By David Milliken and Andy Bruce
LONDON (Reuters) – British public borrowing surged again in August to a new record high, driven by huge outlays to combat the coronavirus pandemic, with the budget deficit so far this tax year overtaking its full-year peak during the global financial crisis.
The government has now borrowed 173.7 billion pounds ($221.8 billion) in the five months since the start of the financial year in April, outstripping the previous record of 157.7 billion pounds set in the 12 months ending March 2010.
Government budget forecasters have warned the deficit could hit 372 billion by the end of the tax year, raising borrowing as a share of gross domestic product to 18.9%, a level not seen since World War Two – and far above long-term sustainable rates.
Finance minister Rishi Sunak said on Thursday that now was the time to focus on restoring growth, not reducing borrowing, but tough decisions would be needed in the longer term.
Despite this, he has cut support for people whose work remains jeopardised by the pandemic.
Sunak said that from November the government would only subsidise “viable” jobs, where people were working at least a third of their normal hours, ending a programme where the government had paid up to 80% of furloughed employees’ wages.
Many economists and trade unions fear this could lead to a big rise in unemployment for people in sectors such as hospitality, arts and entertainment that continue to bear the brunt of government coronavirus restrictions.
Morgan Stanley economists said Sunak could need to reverse course and provide extra support.
“We think the risks to the deficit are to the upside, with the Chancellor likely to provide additional support if restrictions tighten further, or unemployment surprises,” Jacob Nell and Bruna Skarica wrote.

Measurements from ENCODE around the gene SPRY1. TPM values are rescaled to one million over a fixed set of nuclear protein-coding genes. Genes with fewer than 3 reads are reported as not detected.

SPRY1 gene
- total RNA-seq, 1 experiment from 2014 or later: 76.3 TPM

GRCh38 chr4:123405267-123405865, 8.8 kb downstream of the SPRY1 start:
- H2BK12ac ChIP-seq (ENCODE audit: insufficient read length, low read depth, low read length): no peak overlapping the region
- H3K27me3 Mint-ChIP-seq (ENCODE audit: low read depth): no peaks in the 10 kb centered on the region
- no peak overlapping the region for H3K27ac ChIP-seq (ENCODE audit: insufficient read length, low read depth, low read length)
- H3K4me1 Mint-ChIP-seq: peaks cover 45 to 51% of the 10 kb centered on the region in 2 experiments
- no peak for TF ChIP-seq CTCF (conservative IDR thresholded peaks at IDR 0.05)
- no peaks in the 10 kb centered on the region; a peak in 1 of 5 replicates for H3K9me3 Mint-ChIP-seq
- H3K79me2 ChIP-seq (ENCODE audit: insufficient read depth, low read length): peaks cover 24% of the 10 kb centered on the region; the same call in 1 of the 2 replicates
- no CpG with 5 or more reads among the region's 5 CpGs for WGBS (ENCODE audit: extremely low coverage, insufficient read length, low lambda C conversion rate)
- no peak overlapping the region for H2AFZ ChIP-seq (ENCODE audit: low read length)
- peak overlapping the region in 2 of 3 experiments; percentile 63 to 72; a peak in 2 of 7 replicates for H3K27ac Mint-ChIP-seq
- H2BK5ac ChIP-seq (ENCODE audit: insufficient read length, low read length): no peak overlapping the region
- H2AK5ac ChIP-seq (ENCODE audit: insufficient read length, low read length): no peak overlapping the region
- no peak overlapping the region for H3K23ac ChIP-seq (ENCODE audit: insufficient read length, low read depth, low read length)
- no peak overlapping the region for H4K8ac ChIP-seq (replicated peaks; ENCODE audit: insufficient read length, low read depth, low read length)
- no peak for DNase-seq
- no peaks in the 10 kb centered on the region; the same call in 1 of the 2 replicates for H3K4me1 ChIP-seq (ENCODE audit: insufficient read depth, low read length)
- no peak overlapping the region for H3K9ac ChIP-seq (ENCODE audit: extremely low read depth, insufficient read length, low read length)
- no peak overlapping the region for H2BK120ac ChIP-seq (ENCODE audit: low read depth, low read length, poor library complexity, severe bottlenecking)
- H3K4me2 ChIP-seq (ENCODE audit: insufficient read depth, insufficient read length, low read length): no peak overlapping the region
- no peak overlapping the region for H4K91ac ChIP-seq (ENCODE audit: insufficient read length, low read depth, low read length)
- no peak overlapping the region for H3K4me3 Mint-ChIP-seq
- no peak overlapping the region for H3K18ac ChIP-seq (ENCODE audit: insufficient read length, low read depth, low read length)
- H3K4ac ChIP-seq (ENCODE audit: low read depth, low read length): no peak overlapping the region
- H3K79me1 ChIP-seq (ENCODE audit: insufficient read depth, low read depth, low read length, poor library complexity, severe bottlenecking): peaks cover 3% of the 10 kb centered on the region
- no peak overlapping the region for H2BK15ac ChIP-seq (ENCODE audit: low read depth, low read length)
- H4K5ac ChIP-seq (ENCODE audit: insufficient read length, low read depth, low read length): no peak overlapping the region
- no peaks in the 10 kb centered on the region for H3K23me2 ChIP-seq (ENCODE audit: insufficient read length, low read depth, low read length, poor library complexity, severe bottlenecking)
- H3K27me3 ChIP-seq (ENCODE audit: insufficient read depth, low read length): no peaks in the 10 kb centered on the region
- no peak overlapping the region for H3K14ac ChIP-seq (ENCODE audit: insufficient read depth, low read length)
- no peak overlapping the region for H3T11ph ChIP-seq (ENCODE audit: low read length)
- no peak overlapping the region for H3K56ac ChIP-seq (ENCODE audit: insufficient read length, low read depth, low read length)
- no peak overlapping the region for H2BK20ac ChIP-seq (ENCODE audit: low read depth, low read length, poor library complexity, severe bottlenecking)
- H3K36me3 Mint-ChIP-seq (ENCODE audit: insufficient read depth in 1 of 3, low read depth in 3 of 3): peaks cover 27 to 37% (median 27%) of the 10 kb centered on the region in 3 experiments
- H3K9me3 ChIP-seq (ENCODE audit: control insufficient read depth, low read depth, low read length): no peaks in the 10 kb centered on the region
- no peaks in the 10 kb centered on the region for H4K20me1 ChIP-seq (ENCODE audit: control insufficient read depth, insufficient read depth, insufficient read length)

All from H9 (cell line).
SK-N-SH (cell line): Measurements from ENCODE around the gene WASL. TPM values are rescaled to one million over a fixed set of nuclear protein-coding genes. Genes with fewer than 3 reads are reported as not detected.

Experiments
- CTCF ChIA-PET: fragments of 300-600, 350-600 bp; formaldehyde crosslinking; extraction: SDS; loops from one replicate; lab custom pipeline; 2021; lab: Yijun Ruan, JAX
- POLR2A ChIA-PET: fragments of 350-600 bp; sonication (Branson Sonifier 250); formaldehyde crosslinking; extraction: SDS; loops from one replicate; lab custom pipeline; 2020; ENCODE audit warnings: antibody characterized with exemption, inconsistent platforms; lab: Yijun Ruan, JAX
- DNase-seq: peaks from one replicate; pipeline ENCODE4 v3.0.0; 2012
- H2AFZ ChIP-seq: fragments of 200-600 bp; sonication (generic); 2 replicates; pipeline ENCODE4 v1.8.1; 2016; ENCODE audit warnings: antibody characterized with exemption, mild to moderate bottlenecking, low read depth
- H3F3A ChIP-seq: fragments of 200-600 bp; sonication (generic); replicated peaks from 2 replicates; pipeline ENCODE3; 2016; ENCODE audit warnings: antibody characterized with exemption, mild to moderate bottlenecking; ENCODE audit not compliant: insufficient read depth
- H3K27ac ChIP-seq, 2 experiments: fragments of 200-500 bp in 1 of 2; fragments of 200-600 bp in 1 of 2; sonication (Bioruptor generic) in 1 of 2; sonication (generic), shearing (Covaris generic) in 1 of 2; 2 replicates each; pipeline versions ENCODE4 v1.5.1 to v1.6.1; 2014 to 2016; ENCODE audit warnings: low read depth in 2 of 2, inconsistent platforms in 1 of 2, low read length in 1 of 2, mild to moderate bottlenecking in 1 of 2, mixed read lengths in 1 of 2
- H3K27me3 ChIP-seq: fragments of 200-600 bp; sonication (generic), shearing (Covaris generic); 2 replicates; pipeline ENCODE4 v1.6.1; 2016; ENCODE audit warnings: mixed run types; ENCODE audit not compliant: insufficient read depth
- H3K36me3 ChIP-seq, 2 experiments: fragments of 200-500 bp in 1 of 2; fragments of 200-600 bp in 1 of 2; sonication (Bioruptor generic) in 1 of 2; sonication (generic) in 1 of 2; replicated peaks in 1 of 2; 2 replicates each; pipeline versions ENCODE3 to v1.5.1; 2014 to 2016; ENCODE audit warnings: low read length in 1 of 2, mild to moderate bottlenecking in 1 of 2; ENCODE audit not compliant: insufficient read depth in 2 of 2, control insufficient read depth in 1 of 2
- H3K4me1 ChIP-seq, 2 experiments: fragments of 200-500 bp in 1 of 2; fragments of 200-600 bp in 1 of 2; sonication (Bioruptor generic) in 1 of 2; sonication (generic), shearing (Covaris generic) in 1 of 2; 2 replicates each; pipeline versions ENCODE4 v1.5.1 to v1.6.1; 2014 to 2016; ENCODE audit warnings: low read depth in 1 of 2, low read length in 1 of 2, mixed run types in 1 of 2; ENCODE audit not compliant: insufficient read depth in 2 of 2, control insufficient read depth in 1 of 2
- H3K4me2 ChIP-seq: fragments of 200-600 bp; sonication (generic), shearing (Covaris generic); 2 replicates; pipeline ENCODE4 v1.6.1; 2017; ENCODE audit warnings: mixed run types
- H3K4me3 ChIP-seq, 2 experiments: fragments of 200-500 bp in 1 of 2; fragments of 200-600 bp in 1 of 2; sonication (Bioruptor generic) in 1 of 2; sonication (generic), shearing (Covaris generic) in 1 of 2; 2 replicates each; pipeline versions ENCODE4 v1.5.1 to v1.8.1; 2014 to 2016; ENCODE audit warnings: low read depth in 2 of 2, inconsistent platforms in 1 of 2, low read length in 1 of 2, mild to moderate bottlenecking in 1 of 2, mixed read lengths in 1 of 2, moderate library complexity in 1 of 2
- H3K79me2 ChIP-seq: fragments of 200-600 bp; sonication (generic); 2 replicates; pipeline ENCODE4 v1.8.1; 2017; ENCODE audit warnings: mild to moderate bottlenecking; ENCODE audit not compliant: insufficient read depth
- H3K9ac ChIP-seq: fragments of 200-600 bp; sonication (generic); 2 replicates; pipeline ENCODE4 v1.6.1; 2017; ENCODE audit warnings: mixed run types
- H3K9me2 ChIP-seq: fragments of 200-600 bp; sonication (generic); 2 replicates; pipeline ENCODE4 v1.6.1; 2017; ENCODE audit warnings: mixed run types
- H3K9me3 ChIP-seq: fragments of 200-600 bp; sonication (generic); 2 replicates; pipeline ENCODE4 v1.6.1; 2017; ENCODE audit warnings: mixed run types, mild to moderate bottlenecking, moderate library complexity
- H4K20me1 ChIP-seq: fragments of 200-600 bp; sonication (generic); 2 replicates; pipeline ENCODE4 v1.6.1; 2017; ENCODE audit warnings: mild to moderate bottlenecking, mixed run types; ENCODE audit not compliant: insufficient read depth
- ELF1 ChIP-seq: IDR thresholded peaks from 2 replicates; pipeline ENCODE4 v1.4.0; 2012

Borrowing in August alone jumped to 35.9 billion pounds – just below economists’ average forecast of 38 billion in a Reuters poll – while July’s figure was revised down by 11 billion pounds to 15.4 billion pounds.
Britain’s Office for National Statistics said the revisions partly reflected difficulties assigning government spending to specific months.
Public sector net debt in August reached 2.024 trillion pounds – or 101.9% of GDP, the highest as a share of the economy since the 1960-61 financial year.
Britain suffered the biggest economic hit of any G7 economy from the coronavirus during the second quarter of this year, with output collapsing by 20%, and the Bank of England estimates third-quarter output will be around 7% below pre-crisis levels.
Despite heavy borrowing, the British government’s interest costs on financial markets are near record lows, due to global gloom about the economic outlook and a long-term fall in interest rates.
($1 = 0.7833 pounds)
(Reporting by David Milliken and Andy Bruce; Editing by Mark Heinrich)